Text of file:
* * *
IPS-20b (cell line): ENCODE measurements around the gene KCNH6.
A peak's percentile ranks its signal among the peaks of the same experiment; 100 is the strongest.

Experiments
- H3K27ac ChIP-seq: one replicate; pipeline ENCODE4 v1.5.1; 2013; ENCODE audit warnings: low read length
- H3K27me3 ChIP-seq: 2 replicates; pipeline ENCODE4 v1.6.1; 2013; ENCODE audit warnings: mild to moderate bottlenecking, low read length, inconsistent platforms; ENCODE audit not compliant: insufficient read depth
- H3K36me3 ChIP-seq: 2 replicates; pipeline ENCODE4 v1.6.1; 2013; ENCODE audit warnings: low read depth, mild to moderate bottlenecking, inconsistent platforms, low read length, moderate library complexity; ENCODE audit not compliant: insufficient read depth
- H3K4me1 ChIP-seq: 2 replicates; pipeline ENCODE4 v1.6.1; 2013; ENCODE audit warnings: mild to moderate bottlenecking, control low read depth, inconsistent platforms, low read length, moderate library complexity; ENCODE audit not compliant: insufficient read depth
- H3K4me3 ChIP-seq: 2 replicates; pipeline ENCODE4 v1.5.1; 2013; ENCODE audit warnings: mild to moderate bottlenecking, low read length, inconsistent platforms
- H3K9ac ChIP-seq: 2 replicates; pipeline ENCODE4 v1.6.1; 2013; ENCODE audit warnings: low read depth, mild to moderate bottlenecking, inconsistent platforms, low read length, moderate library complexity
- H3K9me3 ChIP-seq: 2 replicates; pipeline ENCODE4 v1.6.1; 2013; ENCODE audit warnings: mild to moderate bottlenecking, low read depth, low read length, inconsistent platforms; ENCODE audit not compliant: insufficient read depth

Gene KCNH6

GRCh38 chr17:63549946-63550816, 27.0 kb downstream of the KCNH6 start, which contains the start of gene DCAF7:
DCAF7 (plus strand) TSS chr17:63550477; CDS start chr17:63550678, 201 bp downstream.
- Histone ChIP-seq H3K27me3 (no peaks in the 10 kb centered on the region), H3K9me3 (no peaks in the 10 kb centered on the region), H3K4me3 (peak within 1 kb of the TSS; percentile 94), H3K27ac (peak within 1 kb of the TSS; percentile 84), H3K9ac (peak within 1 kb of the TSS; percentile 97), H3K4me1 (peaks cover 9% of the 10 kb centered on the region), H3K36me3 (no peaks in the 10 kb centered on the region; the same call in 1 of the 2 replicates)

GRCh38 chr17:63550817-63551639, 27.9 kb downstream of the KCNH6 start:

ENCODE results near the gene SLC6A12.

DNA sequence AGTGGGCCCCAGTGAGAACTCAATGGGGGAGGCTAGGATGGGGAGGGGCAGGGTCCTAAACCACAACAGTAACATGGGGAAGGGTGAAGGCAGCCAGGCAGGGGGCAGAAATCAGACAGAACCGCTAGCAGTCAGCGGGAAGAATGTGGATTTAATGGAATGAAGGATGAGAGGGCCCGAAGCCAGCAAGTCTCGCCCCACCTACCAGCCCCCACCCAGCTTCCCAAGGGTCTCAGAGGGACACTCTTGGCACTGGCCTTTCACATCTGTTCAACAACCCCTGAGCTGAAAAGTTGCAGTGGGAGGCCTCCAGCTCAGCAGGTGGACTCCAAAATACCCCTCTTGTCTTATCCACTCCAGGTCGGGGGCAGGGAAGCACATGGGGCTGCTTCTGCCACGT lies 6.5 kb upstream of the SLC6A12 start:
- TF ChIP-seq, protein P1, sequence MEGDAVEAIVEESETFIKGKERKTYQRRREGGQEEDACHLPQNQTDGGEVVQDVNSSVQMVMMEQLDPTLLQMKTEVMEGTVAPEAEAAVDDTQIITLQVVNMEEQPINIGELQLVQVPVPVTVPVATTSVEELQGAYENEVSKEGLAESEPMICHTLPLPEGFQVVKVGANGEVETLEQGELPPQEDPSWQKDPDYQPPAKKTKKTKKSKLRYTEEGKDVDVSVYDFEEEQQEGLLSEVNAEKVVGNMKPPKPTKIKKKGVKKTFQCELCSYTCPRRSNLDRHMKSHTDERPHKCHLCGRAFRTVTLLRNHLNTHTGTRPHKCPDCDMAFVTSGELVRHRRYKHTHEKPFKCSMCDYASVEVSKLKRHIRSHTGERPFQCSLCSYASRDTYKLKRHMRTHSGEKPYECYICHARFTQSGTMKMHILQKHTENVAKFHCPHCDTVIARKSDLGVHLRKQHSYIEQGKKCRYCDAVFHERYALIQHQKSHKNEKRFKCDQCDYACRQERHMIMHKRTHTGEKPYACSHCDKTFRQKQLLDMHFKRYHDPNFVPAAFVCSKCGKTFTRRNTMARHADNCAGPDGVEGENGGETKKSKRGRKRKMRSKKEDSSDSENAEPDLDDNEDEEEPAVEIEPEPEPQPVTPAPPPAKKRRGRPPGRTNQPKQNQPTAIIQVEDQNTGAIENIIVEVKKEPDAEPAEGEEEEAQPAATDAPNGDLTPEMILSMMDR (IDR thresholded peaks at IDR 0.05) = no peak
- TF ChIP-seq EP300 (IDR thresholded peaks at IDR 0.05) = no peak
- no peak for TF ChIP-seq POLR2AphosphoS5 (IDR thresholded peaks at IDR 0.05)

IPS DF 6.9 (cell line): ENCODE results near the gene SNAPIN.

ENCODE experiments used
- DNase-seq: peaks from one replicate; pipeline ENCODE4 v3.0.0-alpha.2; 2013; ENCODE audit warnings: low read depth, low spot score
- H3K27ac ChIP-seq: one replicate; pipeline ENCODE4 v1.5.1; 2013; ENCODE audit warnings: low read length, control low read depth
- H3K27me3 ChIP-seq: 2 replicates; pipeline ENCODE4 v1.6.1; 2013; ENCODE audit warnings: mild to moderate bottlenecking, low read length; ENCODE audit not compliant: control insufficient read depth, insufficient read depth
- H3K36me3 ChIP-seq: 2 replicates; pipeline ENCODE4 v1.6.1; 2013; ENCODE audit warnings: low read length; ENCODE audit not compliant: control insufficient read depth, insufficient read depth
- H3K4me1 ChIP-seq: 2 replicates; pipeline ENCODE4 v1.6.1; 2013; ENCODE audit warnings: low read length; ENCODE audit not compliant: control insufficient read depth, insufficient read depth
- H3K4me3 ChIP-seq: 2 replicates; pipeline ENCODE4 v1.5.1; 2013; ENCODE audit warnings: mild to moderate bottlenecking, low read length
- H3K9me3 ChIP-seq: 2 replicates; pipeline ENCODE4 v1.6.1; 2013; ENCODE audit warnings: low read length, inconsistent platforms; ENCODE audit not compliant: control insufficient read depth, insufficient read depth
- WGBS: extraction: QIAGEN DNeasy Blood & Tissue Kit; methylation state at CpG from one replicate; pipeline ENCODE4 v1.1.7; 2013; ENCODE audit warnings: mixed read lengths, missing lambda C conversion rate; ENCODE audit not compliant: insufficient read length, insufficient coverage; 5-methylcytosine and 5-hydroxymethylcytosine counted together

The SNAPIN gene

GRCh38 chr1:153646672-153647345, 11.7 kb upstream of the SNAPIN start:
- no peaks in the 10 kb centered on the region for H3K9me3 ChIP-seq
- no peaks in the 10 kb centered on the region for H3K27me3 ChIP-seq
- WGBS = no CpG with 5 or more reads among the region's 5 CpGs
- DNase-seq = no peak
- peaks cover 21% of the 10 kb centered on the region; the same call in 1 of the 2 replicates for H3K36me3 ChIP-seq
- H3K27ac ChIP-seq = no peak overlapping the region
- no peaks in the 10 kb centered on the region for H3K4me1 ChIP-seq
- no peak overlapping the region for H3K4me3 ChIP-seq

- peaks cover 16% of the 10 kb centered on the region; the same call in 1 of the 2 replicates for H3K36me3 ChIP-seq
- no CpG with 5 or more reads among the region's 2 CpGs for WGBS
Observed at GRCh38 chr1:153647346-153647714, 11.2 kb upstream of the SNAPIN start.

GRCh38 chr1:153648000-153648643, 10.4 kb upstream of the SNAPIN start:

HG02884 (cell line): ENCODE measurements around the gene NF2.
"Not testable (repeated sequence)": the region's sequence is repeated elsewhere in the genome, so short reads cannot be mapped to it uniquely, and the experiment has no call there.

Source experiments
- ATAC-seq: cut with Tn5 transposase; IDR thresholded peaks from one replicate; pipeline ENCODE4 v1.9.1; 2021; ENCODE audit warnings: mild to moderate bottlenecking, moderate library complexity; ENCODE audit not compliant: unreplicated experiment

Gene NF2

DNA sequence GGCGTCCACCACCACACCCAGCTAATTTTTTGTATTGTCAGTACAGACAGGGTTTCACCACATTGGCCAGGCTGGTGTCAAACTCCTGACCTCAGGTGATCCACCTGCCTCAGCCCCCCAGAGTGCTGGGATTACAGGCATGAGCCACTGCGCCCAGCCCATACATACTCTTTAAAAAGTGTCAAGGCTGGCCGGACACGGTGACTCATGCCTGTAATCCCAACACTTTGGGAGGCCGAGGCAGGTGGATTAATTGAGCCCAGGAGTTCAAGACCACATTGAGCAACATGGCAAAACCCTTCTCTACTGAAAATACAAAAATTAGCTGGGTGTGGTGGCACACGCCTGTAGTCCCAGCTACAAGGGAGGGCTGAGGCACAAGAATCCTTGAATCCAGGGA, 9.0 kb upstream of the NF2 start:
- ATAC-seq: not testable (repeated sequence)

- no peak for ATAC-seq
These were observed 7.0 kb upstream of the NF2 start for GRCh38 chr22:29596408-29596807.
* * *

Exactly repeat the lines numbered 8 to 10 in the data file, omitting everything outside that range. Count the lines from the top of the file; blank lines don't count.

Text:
- H3K4me3 ChIP-seq: 2 replicates; pipeline ENCODE4 v1.5.1; 2013; ENCODE audit warnings: mild to moderate bottlenecking, low read length, inconsistent platforms
- H3K9ac ChIP-seq: 2 replicates; pipeline ENCODE4 v1.6.1; 2013; ENCODE audit warnings: low read depth, mild to moderate bottlenecking, inconsistent platforms, low read length, moderate library complexity
- H3K9me3 ChIP-seq: 2 replicates; pipeline ENCODE4 v1.6.1; 2013; ENCODE audit warnings: mild to moderate bottlenecking, low read depth, low read length, inconsistent platforms; ENCODE audit not compliant: insufficient read depth